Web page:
Blogger Rachel Roberts is currently renovating a 200-year-old farmhouse, a project that requires restoration, renovation and new-build aspects to create space for her family, while maintaining the character of a house with history.

The first stage of the project sees the creation of a brand-new Annex addition to Home Farm which the family will live in while the main home gets some TLC. Key to the design of the new Annex was to fuse period features and styling with a more contemporary new-build space. In the new en-suite, Heritage Bathroom products provided the perfect blend of traditional and distinctive styling, while addressing the constraints of the space and lack of natural light.

Rachel has shared her key considerations when she was approaching her small bathroom design: 

Tip one: understand the technical constraints

“I came to this project with no professional building knowledge, but I have found that technical constraints can play a factor what is possible to specify. I recommend working closely with your designer, plumber and bathroom retailer at planning stages to make sure your choices are appropriate for your space and you don’t spend hours researching aesthetic options that are not possible for the build.

“It’s a really compact bathroom, with no space for a bath so from a design perspective we wanted the shower to be the key feature for the Annex bathroom. I began exploring recessed designs originally, which would mean all of the pipework would be concealed behind the wall, but our plumber advised that installing a recessed shower in a gable end wall may contravene building control rules, so we needed to opt for an exposed style.

“The Gracechurch exposed shower meets the technical demands while being sympathetic to the period styling of the room.  The drench head provides a great shower experience, but the smaller handset is perfect for my children and I love the angular design of the taps.” 

Tip two: selecting smart storage for small bathrooms

“With so many bathroom furniture variations to choose from, my second piece of advice is to really think about how you will be using the space, and what items you will need to store within the en-suite before you set your heart on anything specific.

“With our en-suite being designed with both family living and comfortable guest accommodation in mind, our bathroom cabinets needed to be practical for everyday use, as well as able to house essentials, cleaning products and decorative touches for our guests.

“I loved the wide and deep design of the freestanding Caversham vanity unit with Blenheim sink which works brilliantly with the mirrored wall-mounted unit. This offered us lots of storage so we can keep the bathroom decluttered and clean and we were able to feature Gracechurch basin taps to match the shower. The White Ash furniture finish also helped to contribute to creating a light and airy space, which was key to address the issue of working in a small space with no natural light.”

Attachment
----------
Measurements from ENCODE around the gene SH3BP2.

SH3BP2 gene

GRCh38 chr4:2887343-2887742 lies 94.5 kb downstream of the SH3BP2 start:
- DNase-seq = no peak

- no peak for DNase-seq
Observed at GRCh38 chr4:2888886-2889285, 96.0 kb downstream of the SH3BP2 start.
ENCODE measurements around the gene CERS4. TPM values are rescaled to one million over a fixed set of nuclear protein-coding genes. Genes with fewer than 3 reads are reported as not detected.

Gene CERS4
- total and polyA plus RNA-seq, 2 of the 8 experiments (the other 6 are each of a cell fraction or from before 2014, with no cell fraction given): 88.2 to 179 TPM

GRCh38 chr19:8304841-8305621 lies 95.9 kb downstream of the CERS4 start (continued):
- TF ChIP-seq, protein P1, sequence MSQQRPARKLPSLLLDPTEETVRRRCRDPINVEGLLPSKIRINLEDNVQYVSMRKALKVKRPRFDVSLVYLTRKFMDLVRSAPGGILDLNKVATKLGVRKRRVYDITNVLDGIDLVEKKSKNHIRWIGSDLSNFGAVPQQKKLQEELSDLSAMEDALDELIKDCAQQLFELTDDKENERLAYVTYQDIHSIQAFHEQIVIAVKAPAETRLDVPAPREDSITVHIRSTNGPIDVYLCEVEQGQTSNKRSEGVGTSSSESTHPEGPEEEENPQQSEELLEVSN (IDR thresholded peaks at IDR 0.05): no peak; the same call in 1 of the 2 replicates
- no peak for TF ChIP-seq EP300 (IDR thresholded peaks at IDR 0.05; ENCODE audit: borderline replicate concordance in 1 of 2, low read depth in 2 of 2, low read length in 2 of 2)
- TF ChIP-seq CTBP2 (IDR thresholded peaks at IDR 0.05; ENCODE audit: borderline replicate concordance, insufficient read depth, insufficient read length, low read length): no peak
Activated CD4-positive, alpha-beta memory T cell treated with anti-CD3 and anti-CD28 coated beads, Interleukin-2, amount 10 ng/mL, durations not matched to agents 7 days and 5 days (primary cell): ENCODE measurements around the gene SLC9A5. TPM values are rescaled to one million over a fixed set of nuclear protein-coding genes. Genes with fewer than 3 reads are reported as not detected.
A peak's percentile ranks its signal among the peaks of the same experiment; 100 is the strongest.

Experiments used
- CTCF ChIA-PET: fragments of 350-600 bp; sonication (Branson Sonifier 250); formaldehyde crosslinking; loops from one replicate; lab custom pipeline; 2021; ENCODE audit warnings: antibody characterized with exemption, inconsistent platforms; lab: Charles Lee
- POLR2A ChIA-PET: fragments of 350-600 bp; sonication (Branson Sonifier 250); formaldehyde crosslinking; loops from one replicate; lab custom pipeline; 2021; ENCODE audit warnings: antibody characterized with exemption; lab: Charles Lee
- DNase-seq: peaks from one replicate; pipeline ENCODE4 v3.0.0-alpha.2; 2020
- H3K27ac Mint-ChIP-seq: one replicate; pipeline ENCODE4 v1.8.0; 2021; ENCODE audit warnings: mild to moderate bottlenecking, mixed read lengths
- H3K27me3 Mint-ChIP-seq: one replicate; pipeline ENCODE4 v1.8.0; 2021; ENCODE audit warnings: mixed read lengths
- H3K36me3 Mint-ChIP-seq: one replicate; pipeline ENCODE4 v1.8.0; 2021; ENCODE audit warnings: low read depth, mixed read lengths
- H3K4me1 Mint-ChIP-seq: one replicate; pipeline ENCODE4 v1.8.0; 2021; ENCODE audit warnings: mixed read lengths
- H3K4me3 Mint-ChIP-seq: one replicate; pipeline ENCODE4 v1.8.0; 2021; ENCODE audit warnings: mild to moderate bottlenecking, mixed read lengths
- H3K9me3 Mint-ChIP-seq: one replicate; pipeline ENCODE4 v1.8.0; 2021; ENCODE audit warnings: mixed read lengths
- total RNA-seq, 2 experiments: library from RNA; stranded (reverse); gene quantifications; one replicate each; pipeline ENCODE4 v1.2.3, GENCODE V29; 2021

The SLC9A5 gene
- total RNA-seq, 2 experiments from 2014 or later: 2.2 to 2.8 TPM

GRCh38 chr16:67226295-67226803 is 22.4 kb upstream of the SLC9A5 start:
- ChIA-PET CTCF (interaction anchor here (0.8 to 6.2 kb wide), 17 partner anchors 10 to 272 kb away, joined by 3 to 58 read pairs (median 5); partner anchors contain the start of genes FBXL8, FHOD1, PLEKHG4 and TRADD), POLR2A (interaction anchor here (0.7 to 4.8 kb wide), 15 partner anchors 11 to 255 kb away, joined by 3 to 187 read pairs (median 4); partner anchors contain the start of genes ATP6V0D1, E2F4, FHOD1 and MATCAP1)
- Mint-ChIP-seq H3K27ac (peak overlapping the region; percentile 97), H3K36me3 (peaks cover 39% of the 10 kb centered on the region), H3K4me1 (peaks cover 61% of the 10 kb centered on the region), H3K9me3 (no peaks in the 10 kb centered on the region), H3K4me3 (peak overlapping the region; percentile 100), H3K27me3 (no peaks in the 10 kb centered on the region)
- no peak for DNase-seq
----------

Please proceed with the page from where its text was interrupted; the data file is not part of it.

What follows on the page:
Tip three: bathroom lighting

“Good bathroom lighting design is key to avoid shady spaces. We opted for bathroom-rated directional spotlights so we could ensure the mirror was well lit with no shadows, but avoided an ultra-contemporary look by choosing spotlights with glass-fluted lampshades which perfectly complements Heritage Bathrooms traditional styling. We put the spotlight on the shower literally, by fitting an extractor fan with an integrated spotlight in the shower cubicle so we could efficiently vent steam and include an additional lighting feature.” 

Tip four: styling shortcuts 

“Rather than going for a completely neutral palette, our interior designer recommended that we decorated the bottom half of the walls in a bold blue colour – which is a simple, low-cost trick to make a room feel wider and more spacious.  

“To reflect the period styling of the property we panelled the bottom half of the room with a classic vertical tongue and groove design before painting in a satinwood finish. This feature helps to lead the eye upwards and emphasise ceiling height in the space, whilst adding to the interior appeal and reducing the size of the wall area we needed to tile.”  

Tip five: steal the style

“When planning my bathroom I’ve been influenced by seeing great projects and styling from other people’s projects. Instagram, Pinterest and renovation blogs and magazines have been great sources of style stimulation and the Heritage Bathrooms brochure is packed with ideas and inspiration that have helped me plan, design and style my project.

“Next for the renovation project we will be moving into the Annex and start working on the main house where we’ll be addressing the trickier challenge of remodelling and re-siting bathrooms.  I’ll continue to share our renovation story over on MyShowhome blog and on Instagram, Facebook and Twitter so I welcome any one with a passion for renovating and interiors to join me on my journey there.”

For more inspiration from Heritage Bathrooms make sure to keep an eye on our Instagram and Facebook pages, and if you’ve got a renovation project you’d like us to share then get in touch!